We have had many more adventures getting to Tulum and I will definitely elaborate soon. However, for now, the internet connection is slow at best and non-existent most of the time. That is okay because we are here at Maya Tulum, our home away from home. We have been greeted with incredible love and warmth by the staff and all the people we have met in the town. It is truly a magical place with lovely people and absolutely stunning natural surroundings.
Today, the first group of students arrive for our retreat. Many have been here before but some are coming for the first time. I am shifting gears a bit in my head. Traveling with my family has been amazing. In some ways, I feel that I have been so much more present than when I am home. Now, I am shifting into teaching mode which takes a bit of energy and focus.
The Yoga Sutras
Patanjali’s yoga sutras are used by many yoga students as a philosophical guide to the concepts and practice of yoga. I believe that all yoga should be accessible and practical. In fact, as I said above, I felt more centered and present during the past days of traveling than I sometimes do practicing asana. Asana is a tool and I think that it becomes more and more critical to use these tools when the world becomes more chaotic and overwhelming. A sutra is a thread. Something that ties everything together.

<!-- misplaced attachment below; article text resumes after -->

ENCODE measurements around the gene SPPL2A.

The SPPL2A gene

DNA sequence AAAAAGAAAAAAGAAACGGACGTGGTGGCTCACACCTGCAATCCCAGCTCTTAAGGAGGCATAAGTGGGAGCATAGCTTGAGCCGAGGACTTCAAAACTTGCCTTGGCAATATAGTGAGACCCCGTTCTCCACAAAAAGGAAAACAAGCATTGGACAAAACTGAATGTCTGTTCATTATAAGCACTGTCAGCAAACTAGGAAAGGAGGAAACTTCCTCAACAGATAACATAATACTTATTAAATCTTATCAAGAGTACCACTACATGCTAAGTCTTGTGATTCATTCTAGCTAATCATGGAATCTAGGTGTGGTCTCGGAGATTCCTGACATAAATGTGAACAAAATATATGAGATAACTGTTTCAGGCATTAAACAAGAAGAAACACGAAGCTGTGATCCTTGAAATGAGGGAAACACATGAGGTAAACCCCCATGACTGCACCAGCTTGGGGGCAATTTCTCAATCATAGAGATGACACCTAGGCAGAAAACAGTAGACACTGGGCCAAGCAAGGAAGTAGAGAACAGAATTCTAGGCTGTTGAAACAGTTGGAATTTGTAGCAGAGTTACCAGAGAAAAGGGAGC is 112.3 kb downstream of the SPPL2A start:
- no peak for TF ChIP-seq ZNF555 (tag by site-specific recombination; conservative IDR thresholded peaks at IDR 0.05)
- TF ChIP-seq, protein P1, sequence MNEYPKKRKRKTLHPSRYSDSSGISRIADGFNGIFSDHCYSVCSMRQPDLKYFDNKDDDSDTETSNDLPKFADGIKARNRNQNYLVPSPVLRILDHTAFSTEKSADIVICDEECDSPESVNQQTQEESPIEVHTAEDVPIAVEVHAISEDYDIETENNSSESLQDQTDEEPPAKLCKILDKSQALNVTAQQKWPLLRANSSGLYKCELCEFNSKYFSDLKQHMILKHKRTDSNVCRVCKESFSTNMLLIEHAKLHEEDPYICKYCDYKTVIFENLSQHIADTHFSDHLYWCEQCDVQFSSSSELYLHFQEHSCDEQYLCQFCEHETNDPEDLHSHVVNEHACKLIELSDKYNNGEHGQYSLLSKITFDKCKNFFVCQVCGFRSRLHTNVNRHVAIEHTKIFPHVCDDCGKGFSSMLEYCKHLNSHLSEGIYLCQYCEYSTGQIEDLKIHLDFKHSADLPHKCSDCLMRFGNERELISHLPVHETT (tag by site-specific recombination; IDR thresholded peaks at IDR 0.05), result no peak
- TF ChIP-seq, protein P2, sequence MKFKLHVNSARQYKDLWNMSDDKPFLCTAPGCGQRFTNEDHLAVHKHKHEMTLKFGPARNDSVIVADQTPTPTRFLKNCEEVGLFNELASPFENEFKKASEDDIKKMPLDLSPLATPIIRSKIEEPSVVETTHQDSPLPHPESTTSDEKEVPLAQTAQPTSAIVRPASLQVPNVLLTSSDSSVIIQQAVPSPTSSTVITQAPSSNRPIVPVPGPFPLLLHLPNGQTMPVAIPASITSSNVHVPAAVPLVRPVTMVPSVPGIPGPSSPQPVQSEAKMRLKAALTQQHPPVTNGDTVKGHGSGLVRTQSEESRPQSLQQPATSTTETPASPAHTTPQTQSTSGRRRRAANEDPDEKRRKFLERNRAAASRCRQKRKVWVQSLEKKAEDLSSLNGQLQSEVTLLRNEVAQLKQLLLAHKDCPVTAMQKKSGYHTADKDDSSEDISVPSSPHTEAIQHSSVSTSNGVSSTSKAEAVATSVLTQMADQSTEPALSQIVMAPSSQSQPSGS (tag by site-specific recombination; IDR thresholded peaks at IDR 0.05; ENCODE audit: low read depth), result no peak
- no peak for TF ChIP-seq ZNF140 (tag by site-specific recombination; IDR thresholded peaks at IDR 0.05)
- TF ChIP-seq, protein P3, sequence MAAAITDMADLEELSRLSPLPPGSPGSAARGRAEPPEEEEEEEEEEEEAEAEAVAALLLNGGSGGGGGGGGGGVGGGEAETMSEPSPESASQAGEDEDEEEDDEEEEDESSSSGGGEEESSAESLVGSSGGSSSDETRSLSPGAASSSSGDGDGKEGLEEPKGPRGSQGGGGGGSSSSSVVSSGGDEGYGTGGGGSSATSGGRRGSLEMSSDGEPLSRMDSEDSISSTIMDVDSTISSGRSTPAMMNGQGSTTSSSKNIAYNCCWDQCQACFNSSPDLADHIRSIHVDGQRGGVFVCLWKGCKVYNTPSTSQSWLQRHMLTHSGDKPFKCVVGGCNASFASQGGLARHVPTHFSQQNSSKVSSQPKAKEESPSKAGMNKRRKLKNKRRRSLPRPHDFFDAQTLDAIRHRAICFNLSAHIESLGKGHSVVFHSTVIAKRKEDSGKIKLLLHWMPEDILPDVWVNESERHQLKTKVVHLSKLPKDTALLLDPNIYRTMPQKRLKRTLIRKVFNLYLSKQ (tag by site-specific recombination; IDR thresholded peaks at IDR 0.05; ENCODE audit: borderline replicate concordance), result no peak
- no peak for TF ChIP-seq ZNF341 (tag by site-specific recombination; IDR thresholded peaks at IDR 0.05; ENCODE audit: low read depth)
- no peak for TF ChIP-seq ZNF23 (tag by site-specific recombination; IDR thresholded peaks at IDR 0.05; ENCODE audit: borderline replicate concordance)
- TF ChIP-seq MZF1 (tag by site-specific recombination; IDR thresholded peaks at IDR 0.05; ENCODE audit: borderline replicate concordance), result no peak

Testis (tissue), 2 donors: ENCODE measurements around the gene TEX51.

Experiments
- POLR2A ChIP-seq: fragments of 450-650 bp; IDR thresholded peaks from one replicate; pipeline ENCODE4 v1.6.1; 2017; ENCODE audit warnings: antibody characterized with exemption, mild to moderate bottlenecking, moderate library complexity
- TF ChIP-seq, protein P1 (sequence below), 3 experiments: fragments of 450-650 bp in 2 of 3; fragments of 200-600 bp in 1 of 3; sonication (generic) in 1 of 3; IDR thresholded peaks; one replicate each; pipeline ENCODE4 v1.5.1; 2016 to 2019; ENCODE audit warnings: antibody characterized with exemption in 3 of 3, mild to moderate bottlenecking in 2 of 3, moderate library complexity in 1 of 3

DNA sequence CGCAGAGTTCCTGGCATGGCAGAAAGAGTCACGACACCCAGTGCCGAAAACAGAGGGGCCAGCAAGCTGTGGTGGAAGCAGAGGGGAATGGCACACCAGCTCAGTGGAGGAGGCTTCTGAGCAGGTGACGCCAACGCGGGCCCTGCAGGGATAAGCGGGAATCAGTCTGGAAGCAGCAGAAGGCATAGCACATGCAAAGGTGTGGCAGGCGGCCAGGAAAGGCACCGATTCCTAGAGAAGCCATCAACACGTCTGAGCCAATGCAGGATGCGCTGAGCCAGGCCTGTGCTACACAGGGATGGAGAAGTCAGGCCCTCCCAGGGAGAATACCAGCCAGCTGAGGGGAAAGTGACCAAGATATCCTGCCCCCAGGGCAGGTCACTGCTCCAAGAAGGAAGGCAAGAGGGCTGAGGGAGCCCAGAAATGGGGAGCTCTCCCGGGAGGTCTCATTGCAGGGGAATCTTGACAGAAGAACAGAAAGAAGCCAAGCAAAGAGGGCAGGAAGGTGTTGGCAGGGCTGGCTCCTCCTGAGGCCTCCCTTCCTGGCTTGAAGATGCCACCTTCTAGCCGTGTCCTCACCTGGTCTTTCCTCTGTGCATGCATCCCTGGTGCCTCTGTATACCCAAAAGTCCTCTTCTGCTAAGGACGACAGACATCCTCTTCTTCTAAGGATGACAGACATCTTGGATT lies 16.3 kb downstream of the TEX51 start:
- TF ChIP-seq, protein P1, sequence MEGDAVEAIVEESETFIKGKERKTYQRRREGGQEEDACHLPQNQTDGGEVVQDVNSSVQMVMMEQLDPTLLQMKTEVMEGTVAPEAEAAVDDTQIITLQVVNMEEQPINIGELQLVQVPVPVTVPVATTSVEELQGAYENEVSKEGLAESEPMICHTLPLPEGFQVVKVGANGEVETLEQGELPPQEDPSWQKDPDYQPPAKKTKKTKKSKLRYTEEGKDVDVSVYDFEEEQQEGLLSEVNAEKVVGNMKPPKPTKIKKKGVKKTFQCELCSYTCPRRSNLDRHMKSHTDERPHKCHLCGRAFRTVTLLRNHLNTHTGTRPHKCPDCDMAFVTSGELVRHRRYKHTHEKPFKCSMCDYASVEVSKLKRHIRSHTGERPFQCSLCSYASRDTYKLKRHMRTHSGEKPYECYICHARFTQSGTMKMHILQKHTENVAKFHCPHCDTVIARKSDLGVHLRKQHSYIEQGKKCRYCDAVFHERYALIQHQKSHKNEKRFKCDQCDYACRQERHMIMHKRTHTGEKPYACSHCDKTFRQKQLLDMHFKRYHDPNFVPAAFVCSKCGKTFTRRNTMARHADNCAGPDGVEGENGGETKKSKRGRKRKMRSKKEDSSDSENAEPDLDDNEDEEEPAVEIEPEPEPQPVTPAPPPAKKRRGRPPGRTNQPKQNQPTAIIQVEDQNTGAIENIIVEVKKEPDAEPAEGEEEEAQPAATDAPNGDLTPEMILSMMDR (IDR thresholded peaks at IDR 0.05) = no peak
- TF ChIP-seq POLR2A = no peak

The sutras are written in Sanscrit and have been translated, or more accurately interpreted by many many scholars. The Yoga Sutras of Patanjali are translated and then there is commentary (interpretation). Every single one of these translations are similar but the interpretation is quite different based on the background of the scholar. One thing is for sure, that there is some very interesting and important information imbedded in the sutras. Another important thing is that the concepts in yogic philosophy are not unique. Many philosophies speak of the same concepts and therefore, I believe, my goal is to find the “threads” that tie all of this together and make it truly a guide to better communication, compassion, and unity.
So what does the first Sutra 1.1 mean? And now the practice of yoga begins. To me, this means, right now, right here is the beginning of something new. Transformation begins right now, not later. This is the beginning of the rest of our lives. Past is gone and the present is all there is. What does that mean to you? To me it means hope. I hope that a great transformation is occurring all over the world.
The Girls Above
What this trip is teaching me is how we all rely on each other whether we like it or not. Why not like it? We have needed so much help along the way and sometimes it has come from the most unlikely source, like those little girls who pointed us in the right direction when we were lost. Yoga is about opening up to the connection between all living things. It is about finding the thread that ties us all together. More on the Sutras later, for now I wish you a new year filled with hope, love and connection to others. Peace, Mimi